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The Atlas Institute, in partnership with The Royal, conducted a study of the types of situations that violate the morals, values and ethics of public safety personnel (PSP) — those who work in services that play a vital role in protecting our communities and the people who live in them. The intent of the study was also to better understand moral injury in PSP specifically within the Canadian context.

This webpage contains insights from the study findings and resources for frontline PSP, peer supporters, organizational leaders, researchers and policy makers.


Informational resources

Plain language summary: Experiences of moral injury in Canadian public safety personnel

Using case studies to understand the impacts of moral injury on public safety personnel

Webinar: Lived experiences of potentially morally injurious events in Canadian public safety personnel

Research findings

Research report: Experiences of moral injury in Canadian public safety personnel

Executive summary: Experiences of moral injury in Canadian public safety personnel

Research article: ‘Against everything that got you into the job’

Who are public safety personnel?

PSP includes paramedics, firefighters, police officers, communications officials, border officers, and members of search and rescue teams. They play a vital role in protecting our communities and the people who live in them. While on duty, they are often exposed to situations that are distressing and often traumatic. These exposures can have serious long-term impacts on the mental health of PSP, including depression, anxiety and posttraumatic stress disorder (PTSD), amongst others.

What kinds of situations may lead to moral injury?

In order to better understand moral injury in PSP within a Canadian context, the Atlas Institute conducted a study involving 38 paramedics, communications officials and logistics technicians working for a service in Ontario. We looked at the types of situations that could result in moral injury. These included situations:

  • Involving the nature of the job – for example, having to provide treatment to a patient that was seen as either futile or harmful, or being unable to provide treatment.
  • Reflecting organizational culture – for example, where concerns or complaints about the PSP’s organization were not being taken seriously by leadership or there was pressure to be silent or concede.
  • Within the health care system as a whole – for example, having limited control or autonomy over work conditions, or having to implement policies with which PSP might not agree.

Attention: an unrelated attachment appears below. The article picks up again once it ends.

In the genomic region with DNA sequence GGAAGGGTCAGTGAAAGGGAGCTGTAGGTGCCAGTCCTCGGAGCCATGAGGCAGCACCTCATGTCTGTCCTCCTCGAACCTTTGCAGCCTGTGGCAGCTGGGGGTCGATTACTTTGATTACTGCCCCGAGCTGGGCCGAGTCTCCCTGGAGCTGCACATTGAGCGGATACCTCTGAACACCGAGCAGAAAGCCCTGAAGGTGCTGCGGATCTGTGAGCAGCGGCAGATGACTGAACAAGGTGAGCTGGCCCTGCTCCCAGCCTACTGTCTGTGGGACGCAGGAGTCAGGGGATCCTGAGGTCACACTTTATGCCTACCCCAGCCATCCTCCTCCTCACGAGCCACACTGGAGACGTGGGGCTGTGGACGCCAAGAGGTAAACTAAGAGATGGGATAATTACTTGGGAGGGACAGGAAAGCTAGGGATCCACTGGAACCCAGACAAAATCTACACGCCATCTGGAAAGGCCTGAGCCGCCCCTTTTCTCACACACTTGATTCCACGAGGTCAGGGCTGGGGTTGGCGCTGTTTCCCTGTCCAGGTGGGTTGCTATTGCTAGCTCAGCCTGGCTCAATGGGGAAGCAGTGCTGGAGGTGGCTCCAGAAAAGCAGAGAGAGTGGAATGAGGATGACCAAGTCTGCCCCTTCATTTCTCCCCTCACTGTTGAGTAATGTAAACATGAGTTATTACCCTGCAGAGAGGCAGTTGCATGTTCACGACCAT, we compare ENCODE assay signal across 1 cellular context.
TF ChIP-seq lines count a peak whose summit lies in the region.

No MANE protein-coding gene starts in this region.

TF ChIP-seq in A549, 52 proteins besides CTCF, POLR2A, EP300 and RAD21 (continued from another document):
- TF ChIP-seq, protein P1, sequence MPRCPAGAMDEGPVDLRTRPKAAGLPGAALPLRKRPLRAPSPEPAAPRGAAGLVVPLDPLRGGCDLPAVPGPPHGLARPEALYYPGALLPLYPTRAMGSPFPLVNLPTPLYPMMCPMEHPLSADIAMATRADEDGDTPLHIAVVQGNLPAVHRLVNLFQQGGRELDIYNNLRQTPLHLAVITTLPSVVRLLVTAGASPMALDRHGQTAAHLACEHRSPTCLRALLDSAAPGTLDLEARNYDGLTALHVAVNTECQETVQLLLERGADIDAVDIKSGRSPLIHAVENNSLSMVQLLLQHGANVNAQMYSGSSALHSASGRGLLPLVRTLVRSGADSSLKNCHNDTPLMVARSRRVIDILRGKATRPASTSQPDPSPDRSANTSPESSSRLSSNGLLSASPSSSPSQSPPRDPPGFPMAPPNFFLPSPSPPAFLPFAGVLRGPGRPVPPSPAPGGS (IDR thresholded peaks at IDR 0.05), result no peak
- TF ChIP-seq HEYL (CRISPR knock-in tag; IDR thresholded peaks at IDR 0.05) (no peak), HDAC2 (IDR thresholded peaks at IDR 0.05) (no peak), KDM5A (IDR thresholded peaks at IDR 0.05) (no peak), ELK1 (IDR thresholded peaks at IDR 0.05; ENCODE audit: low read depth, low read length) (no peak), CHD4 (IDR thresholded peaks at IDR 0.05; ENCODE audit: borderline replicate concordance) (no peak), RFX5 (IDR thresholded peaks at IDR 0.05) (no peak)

Situations such as these often resulted in feelings of powerless for PSP, where they could not effectively exercise professional judgement. This often created a sense of inner conflict and loss of confidence, along with other mental health impacts such as depression, anxiety and PTSD. Relationships were also impacted.

What coping strategies are PSP using to deal with moral injuries?

Apart from identifying the types of situations that violate core beliefs, key findings from the study also include the ways that PSP cope with these events, and with their work in general:

  • Strategies used by PSP to cope with distressing or traumatic experiences include: humour, exercise, taking breaks and spending time with friends and family. Having not enough time between calls, stigma, and COVID-19-related restrictions prevented some PSPs from using these strategies.
  • Many PSP sought the support of their peers to discuss difficult experiences, but did not use the time together to talk about the moral or ethical aspects of these experiences. Some were reluctant to use official peer support programs due to concerns about confidentiality and the qualifications of peer supporters.

Where do we go from here?

Along with more research and knowledge-sharing, immediate action can be taken. This includes:

For individual PSPs

  • More research on the effectiveness of peer support for individual PSPs.
  • Better understanding of the qualifications of peer supporters.

For PSP organizations:

  •  Identify ways in which moral injury may be caused by their own policies and practices and by workplace culture.
  • Organizations should identify ways to prevent situations that may cause moral injury, where possible.

For policy-makers:

  • PSP regulatory bodies can recognize the impact that competing policies and priorities, as well as the heavy demands of the health care system, can have on the mental health of individual PSP.

About the research team

The team at the Atlas Institute designed this study, conducted participant interviews, analyzed data, and wrote the research report and accompanying knowledge outputs.

From the Atlas Institute for Veterans and Families:

  • Fardous Hosseiny*, MSc, President and CEO
  • Adelina McCall, MSc, Research Coordinator
  • Jean-Michel Mercier, MSc, Senior Research Partnerships Associate
  • Molly Nannarone, MPH, Research Coordinator
  • Sara Rodrigues*, PhD, Director, Applied Research
  • Shannon Tracey, MSc, Senior Implementation Specialist

*co-Principal Investigators

Our co-Investigators at the Royal:

  • Susan Farrell, PhD, CHE, C.Psych, FCPA, Vice-President, Patient Care Services and Community Mental Health
  • Karim Nashef, Psy.D., Psychologist
  • Meghan Perkins, MHA, Project Manager, Champlain Pathways
  • Paul Sedge, CD MD FRCPC, Psychiatrist
  • Jan Wilson, PhD, Psychologist

About the Moral Injury in Public Safety Personnel Advisory Committee:

The advisory committee was composed of frontline public safety personnel, public safety leadership, psychologists and researchers. The committee co-developed the research and interview questions, supported PSP recruitment, provided feedback on early observations and findings, and co-created the knowledge mobilization plan.